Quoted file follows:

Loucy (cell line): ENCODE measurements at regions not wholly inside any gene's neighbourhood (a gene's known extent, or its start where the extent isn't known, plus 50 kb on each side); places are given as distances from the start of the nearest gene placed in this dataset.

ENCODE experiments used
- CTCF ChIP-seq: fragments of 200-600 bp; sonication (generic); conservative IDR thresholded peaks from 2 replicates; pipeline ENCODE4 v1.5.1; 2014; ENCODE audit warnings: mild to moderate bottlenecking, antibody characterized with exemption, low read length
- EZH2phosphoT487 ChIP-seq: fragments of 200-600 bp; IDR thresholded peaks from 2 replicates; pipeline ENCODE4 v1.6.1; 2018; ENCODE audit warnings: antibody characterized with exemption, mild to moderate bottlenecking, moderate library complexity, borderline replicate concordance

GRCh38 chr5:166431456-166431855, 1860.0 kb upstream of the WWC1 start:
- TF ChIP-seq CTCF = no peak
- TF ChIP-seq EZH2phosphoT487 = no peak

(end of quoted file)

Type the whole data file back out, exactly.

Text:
Loucy (cell line): ENCODE measurements at regions not wholly inside any gene's neighbourhood (a gene's known extent, or its start where the extent isn't known, plus 50 kb on each side); places are given as distances from the start of the nearest gene placed in this dataset.

ENCODE experiments used
- CTCF ChIP-seq: fragments of 200-600 bp; sonication (generic); conservative IDR thresholded peaks from 2 replicates; pipeline ENCODE4 v1.5.1; 2014; ENCODE audit warnings: mild to moderate bottlenecking, antibody characterized with exemption, low read length
- EZH2phosphoT487 ChIP-seq: fragments of 200-600 bp; IDR thresholded peaks from 2 replicates; pipeline ENCODE4 v1.6.1; 2018; ENCODE audit warnings: antibody characterized with exemption, mild to moderate bottlenecking, moderate library complexity, borderline replicate concordance

GRCh38 chr5:166431456-166431855, 1860.0 kb upstream of the WWC1 start:
- TF ChIP-seq CTCF = no peak
- TF ChIP-seq EZH2phosphoT487 = no peak